14Clinical correlates of FAB categories of ALL Many cases of L3 ALL represent a distinct entity thatrequires specific management. However, the categorizationof a case as L1 or L2 ALL is of little importance.The FAB L1 category includes more childhoodcases with a relatively good prognosis.The incidence of ALL L1 falls with increasing age whereasthe incidence of ALL L2 does not vary much with age.ALL L2 has generally been found to have a worseprognosis, although the difference is not major.
15WHO proposed classification of acute lymphoblastic leukemia The recent WHO International panel on ALL recommends thatthe FAB classification be abandoned, since the morphologicalclassification has no clinical or prognostic relevance.1- Acute lymphoblastic leukemia/lymphoma Synonyms:Former Fab L1/L2i. Precursor B acute lymphoblastic leukemia/lymphoma.Cytogenetic subtypes:t(12;21)(p12,q22) TEL/AML-1t(1;19)(q23;p13) PBX/E2At(9;22)(q34;q11) ABL/BCRT(V,11)(V;q23) V/MLLii. Precursor T acute lymphoblastic leukemia/lymphoma2- Burkett's leukemia/lymphoma Synonyms: Former FAB L33- Biphenotypic acute leukemia
17Characterization of the Immunophenotyping is referred to as Immunophenotyping and is achieved by means of labeled antibodies that recognize specific epitopes of cellular antigens.In general, the most useful antibodies are monoclonal antibodies (McAb) produced by hybridoma technology but, for some antigens, polyclonal antibodies (PcAb) (antisera) are better.The technique employed for Immunophenotyping may be immunocytochemistry or, much more often, flow cytometry.Immunophenotyping is essential for the diagnosis of B- or T-lineage acute lymphoblastic leukaemia (ALL).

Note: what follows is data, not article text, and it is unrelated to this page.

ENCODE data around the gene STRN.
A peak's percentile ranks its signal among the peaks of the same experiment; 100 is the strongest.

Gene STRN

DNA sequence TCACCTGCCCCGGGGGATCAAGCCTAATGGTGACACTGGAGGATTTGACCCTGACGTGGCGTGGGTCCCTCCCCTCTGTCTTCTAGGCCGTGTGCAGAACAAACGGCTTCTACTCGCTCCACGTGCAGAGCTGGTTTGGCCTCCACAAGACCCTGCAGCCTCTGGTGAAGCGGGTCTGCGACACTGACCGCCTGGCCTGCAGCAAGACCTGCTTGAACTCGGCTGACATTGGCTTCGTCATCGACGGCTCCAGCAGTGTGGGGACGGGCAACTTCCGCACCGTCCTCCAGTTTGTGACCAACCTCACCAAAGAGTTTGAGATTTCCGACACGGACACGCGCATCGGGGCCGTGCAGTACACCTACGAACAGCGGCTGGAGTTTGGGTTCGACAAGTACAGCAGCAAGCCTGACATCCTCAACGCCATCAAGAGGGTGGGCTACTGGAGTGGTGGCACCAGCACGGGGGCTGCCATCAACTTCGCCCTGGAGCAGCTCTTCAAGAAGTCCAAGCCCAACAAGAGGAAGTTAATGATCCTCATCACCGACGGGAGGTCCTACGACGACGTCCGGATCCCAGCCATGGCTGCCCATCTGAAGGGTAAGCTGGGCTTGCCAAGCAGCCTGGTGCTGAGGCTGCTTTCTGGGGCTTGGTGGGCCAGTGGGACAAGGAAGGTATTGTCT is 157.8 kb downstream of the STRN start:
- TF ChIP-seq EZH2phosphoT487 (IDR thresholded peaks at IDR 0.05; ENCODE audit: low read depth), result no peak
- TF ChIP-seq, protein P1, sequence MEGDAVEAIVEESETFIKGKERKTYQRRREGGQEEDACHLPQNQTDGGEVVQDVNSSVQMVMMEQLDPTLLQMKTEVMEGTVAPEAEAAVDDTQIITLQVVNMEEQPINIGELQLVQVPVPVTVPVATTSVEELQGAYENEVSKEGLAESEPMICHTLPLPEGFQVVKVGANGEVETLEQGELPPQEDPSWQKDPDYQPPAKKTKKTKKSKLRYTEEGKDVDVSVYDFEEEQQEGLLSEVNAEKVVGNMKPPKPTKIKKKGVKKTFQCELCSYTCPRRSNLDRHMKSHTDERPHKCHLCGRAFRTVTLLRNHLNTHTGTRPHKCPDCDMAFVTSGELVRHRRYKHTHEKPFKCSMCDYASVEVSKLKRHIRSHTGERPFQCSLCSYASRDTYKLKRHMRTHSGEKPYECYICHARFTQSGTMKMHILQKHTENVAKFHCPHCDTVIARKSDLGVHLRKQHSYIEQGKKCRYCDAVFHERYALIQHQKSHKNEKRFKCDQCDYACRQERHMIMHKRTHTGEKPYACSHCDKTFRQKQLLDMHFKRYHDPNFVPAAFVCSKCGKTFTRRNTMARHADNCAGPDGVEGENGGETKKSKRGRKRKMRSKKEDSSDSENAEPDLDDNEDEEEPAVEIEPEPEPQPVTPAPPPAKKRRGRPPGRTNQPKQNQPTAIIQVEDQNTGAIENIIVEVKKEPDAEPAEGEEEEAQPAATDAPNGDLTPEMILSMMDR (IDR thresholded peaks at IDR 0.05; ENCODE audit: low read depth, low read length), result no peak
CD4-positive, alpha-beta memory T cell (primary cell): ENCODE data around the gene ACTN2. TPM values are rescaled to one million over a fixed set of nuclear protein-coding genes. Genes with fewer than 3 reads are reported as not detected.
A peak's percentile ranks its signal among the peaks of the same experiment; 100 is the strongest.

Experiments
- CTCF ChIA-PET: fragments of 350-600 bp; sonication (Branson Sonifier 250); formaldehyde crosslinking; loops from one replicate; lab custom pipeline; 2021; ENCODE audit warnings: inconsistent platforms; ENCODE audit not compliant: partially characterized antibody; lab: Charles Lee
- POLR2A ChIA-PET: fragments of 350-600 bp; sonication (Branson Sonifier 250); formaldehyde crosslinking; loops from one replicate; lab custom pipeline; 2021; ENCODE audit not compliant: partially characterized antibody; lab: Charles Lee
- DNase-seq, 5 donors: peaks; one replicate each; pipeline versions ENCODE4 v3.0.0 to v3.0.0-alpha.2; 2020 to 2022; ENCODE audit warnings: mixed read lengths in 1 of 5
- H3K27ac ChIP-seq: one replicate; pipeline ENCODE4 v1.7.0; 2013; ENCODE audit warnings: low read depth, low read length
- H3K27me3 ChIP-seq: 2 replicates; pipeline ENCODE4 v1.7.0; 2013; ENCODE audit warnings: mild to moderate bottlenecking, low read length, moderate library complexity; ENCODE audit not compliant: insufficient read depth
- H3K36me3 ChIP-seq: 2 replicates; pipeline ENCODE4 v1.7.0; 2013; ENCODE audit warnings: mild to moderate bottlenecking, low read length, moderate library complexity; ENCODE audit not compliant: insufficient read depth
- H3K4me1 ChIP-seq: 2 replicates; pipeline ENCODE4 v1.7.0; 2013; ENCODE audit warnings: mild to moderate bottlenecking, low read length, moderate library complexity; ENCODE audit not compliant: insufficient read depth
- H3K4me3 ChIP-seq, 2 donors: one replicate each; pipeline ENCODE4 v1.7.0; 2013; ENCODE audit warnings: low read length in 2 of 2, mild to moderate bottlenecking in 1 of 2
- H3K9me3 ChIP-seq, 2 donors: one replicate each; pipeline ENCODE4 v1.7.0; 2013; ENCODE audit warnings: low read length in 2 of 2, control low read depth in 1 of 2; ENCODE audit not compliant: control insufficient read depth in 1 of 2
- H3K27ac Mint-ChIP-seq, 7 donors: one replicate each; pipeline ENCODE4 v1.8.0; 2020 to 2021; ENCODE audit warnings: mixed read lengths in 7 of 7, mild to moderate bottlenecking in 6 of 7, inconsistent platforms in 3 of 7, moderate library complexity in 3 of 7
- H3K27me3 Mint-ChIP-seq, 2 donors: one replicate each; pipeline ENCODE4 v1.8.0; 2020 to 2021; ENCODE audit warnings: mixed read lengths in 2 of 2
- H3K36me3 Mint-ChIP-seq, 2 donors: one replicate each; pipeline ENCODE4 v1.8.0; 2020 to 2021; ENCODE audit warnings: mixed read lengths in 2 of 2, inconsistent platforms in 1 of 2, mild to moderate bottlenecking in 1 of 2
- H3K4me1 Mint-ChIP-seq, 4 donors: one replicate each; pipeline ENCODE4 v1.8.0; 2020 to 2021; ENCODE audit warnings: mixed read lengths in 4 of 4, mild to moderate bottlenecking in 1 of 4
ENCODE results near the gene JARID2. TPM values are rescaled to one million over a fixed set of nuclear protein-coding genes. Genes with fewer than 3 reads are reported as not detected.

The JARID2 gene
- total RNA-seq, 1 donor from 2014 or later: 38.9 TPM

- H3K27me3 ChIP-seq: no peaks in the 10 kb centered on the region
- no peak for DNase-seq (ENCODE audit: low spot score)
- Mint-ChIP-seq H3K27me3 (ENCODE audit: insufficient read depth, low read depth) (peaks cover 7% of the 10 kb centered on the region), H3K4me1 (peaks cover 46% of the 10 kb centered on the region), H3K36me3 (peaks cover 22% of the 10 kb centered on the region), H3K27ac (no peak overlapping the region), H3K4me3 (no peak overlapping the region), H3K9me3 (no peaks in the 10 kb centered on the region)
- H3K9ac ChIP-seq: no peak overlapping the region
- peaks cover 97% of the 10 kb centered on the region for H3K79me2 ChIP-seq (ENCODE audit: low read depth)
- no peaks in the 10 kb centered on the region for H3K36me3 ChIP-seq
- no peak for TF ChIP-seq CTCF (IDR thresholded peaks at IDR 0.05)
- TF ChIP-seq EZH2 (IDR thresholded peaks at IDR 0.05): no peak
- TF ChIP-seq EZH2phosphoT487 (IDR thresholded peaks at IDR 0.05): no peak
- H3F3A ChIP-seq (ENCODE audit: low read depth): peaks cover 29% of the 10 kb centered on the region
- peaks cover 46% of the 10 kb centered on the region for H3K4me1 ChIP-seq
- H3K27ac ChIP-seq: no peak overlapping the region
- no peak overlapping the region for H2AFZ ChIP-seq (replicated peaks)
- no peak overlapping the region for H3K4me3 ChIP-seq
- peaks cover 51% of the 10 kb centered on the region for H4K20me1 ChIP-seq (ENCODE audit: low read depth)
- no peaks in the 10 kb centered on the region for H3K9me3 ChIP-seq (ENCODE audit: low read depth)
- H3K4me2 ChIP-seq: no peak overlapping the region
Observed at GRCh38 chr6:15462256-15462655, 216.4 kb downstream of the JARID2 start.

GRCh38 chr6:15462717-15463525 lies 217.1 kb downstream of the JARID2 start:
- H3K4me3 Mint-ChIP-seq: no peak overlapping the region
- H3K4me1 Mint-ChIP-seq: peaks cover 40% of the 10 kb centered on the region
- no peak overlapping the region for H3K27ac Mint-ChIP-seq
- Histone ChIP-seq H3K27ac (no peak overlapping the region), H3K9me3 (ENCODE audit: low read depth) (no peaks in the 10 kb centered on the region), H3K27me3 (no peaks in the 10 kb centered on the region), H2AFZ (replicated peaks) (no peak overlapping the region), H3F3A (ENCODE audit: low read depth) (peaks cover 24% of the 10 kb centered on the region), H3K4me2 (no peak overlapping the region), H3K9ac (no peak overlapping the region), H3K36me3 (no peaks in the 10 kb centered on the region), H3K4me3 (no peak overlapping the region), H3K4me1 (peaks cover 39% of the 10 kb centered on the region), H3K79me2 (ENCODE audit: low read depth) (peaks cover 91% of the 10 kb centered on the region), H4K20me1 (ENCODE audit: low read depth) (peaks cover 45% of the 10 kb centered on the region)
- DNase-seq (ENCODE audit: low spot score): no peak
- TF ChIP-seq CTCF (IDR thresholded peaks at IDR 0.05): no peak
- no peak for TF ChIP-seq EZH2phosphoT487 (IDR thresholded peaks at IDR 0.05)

18First panel Second panel B lymphoid CD19, CD22, CD79a, CD10 T lymphoid CD3, CD2, CD7Second panelIf B lineage cm, k, l, CD20, CD24If T lineage CD1a, SmCD3, CD4, CD5, CD8, anti-TCR ab, anti-TCR gd
20Cytogenetic study.With techniques now available, 70–90% of cases of ALLhave a demonstrable cytogenetic abnormality.In ALL, chromosomal abnormalities correlatewith other clinical and hematological factorsof prognostic importance but they also havea considerable independent prognosticsignificance.
21B-lineage ALL L1 high/ hyperdiploidy. L1 or L2/t(9;22)/BCR-ABL fusion L1 or L2/t(4;11)(q21;q23)L1 or L2/t(12;21)(p12;q22)/early precursor or common ALLL1 or L2/t(1;19)(q23;p13)/pre-B ALL
22T-lineage ALL. L1 or L2/t(10;14)(q24;q11) Burkett's-lineage L3/t(8;14)(q24;q32) or t(8;22)(q24;q11) ort(2;8)(p12;q24).
24Distinguishing between AML and ALL Correct assignment of patients to the categorizeAML and ALL is very important for prognosisand choice of therapy.The FAB group recommended the use ofMPO,SBB and non-specific esterase (NSE)stains.If Cytochemical reactions for myeloid cells arenegative, presumptive diagnosis of ALL mustbe confirmed Immunophenotyping.